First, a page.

The rats came to Madeline Lunberg's house in Chevy Chase a few months ago. At night she would see them in the kitchen, eating from the dog's dish. They climbed on the counters and ate food from the cupboards. They gnawed into a box of metal scouring pads under the sink and scattered the remains across the kitchen floor.
In the adjoining village of Martin's Additions, village manager Jean Sperling left a bowl of about 75 small candy bars on top of her front hall radiator on Halloween. There was not a trace of them the next morning.
"I thought it was a very good Halloween story," she said. "The doors were locked. The candy was gone."
Rattus norvegicus. Norway rats. Brown rats. Call them what you will, but a Montgomery County health inspector reckoned that a horde of the rodents had lined up like firefighters passing buckets and spirited the candy down to the basement.
Lunberg and Sperling are not alone in their distress. The population of the suburbs is growing, and experts say the rats don't want to be left behind. What's more, the rats aren't turning up in just any neighborhoods, but they are prancing into such affluent communities as Chevy Chase, Potomac and Bethesda.
County inspectors say that bird feeders and landscaped lawns provide the best food and coziest shelters rats could desire. And the Red Line is not just for humans: Subway construction in Bethesda may have shaken rats out into residential neighborhoods, according to W. Glenn Bransford, a senior health inspector, while some rats may have sought suburban life styles by running out the subway tunnels.
Rat flight hasn't exactly eradicated the District's rodent population. D.C. officials -- 14 of whom are assigned to fighting rats -- say that rats remain a problem in the city, especially in run-down areas where garbage and abandoned cars provide ideal homes for them.
But William Page, head of the city's rat control division, and other rat experts say that the city's rat population has decreased significantly since the late 1960s, when an eradication program was begun with the help of federal funds.
"Just a handful" of people are bitten by rats each year, in the District, Page said.
The suburban rat population may exceed that of the city, according to Eugene Wood, a University of Maryland entomolgist and rodent expert. And as winter arrives, he said, suburban residents are caught in a double-pincer attack of migrating city rats and country rats seeking shelter from the cold.
Wood said there are no accurate rat population studies, but that rats turn up where there is food. With more people living in the suburbs, there is more pet food, bird food and garbage for rats to eat.
"People in the suburbs don't think they are going to have rats," he said. "They think the rats are only in the slums. They tend to relax, and they are a little more cavalier about their garbage disposal, and so on."
"Its dreadful," said Navarre Purcell, who lives in Chevy Chase Village. "They are bold, brazen, and all of us are really quite concerned. Nobody's going to feed the birds this year. They the rats get into everything . . . Nothing is sacred. It's just awful."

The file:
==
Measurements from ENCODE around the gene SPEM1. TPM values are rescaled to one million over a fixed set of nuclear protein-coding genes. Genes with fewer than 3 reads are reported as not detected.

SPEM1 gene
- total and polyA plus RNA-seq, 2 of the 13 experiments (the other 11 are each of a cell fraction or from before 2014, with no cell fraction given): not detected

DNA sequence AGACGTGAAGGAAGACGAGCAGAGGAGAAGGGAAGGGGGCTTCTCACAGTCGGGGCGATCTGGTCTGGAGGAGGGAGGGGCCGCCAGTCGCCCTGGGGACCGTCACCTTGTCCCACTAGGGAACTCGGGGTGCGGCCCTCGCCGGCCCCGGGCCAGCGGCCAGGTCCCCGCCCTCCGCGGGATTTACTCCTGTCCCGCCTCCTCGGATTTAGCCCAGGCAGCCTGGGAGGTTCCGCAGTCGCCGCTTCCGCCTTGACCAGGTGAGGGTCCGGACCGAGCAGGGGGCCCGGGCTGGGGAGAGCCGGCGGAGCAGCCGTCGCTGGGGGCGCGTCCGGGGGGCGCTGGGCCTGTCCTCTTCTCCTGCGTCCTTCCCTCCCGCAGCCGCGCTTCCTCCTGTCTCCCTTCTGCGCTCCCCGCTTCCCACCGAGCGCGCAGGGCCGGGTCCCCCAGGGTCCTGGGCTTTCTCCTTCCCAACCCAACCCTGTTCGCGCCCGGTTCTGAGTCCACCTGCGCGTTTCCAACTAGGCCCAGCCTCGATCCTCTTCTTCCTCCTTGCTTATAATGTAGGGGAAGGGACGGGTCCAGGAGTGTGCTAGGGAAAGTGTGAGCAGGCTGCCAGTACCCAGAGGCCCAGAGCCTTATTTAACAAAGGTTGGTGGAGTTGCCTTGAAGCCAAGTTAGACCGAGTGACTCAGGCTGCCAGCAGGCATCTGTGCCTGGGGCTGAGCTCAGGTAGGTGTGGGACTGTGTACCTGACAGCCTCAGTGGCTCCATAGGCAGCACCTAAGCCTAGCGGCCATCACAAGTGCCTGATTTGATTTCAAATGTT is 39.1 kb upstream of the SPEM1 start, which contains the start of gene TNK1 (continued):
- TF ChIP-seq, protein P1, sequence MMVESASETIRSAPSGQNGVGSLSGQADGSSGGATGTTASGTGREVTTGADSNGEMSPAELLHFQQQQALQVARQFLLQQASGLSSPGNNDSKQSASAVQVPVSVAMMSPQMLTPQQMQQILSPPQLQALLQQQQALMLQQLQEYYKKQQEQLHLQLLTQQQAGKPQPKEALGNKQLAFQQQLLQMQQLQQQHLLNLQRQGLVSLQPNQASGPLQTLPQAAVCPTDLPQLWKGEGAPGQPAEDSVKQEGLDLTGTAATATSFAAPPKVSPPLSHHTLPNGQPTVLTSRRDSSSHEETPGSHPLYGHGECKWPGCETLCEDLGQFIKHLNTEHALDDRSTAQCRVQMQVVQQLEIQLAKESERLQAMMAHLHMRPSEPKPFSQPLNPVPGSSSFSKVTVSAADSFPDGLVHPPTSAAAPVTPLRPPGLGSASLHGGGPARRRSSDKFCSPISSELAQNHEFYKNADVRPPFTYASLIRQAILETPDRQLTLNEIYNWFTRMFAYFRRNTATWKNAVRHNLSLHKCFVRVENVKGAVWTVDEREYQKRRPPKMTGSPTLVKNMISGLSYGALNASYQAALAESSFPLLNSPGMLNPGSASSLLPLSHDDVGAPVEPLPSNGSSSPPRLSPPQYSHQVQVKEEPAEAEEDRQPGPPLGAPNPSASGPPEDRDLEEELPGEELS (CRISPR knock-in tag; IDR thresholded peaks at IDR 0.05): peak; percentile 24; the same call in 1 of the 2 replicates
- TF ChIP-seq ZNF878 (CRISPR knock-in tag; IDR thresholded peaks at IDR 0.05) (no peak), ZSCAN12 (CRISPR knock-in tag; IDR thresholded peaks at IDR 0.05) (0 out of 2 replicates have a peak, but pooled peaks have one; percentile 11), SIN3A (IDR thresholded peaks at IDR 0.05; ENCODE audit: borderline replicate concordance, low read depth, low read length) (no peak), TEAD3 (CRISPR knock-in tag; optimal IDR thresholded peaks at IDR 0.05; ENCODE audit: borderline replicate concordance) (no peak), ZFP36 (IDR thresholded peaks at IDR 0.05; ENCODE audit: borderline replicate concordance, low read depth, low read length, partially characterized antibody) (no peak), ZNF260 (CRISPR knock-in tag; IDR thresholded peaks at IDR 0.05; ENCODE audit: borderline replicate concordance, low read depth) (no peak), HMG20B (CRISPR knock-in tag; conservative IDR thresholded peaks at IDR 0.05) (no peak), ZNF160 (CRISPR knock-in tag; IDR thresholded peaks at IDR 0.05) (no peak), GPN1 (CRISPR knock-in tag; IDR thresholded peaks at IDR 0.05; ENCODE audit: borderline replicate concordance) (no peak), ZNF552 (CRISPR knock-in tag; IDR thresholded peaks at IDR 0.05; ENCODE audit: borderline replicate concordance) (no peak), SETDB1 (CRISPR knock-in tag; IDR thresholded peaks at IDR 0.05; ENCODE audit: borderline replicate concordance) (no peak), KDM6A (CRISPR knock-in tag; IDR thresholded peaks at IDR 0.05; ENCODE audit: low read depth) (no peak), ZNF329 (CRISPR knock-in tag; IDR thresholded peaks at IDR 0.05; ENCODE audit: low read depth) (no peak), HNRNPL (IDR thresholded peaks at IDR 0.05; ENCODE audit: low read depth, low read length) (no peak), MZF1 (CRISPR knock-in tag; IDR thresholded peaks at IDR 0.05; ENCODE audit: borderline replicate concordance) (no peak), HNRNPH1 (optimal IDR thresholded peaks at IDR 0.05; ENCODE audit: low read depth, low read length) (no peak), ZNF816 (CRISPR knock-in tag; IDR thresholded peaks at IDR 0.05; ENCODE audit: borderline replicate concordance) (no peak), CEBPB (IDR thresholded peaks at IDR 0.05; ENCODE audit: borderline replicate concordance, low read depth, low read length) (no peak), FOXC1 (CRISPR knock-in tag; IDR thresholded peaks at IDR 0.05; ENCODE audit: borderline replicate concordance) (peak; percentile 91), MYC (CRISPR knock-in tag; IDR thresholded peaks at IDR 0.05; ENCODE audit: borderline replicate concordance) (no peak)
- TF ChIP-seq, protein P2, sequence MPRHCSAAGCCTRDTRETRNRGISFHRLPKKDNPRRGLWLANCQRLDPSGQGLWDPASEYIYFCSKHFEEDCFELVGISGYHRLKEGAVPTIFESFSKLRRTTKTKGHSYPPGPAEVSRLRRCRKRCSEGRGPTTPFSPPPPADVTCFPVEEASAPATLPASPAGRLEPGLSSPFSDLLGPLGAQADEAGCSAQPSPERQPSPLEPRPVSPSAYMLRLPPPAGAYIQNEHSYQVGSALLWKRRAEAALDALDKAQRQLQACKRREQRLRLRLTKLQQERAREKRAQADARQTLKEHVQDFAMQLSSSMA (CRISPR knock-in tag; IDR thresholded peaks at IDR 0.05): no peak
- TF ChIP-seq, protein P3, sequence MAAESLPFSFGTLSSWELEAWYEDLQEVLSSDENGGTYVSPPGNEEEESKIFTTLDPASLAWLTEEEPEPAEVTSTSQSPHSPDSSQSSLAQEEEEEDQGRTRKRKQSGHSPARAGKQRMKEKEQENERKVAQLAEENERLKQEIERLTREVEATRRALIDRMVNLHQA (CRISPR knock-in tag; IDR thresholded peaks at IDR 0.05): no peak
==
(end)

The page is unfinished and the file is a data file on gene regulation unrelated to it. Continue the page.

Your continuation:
Sperling says rats have been a gnawing problem in Martin's Additions for years, but the number of rodents clearly has increased in the last six months, to the alarm of residents who thought that rats were an inner-city affliction.
"Most people don't think you have rats in the suburbs," she said. "The problem is getting people to believe that they really could have rats -- that the tracks they see, the tears they see in the garbage bags, really are rats."
Jay Nixon, an exterminator, agrees.
"It's there, and most people aren't aware of it until it happens to them," he said. "I've dealt with them in Chevy Chase and Bethesda, and in the the house of a congressman in Potomac. He wasn't doing anything to deserve rats. They just showed up."
Rats can carry at least 40 diseases, including the dreaded bubonic plague, but rat-transmitted diseases have been found in this area.
In Montgomery County, only two rat bites have been reported in the past 15 years. But animal control officials say that about two babies are bitten by rats each year in the Washington area, usually on the lips or fingers where there are remnants of food.
Rats prefer to eat grain, but they will eat anything when they are hungry. Montogmery County's rat inspector, W. Glenn Bransford, said that rats are "lazy critters" that normally live within 100 feet of their food source.
Pest control experts recommend killing rats with ordinary snap traps and poisons, removing the food sources, blocking entrances, and destroying their habitat. Many rat problems are caused by people not anticipating rodents, the experts say.
"In suburbia," said Fred Wootten, a Prince George's County health inspector, "people have $80,000 or $90,000 houses and every year their value goes up another $5,000. And they have 10-cent trash cans out in front with holes in the bottom and no tops on them."
As for Lunberg, she said that she began her hunt using "one of those humane traps, the so-called have-a-heart traps. It proved a very safe place to keep food. The rats activated the trap from the outside but didn't touch the food. They were very smart. They are real survivors."
So she bought poison and glue traps. She caught 10 rats in her basement and, after more than two boxes of rat poison were eaten, the rats have not come back.
"The glue traps," Lunberg said, "the poison and the Brillo pads in combination, I think, did them in."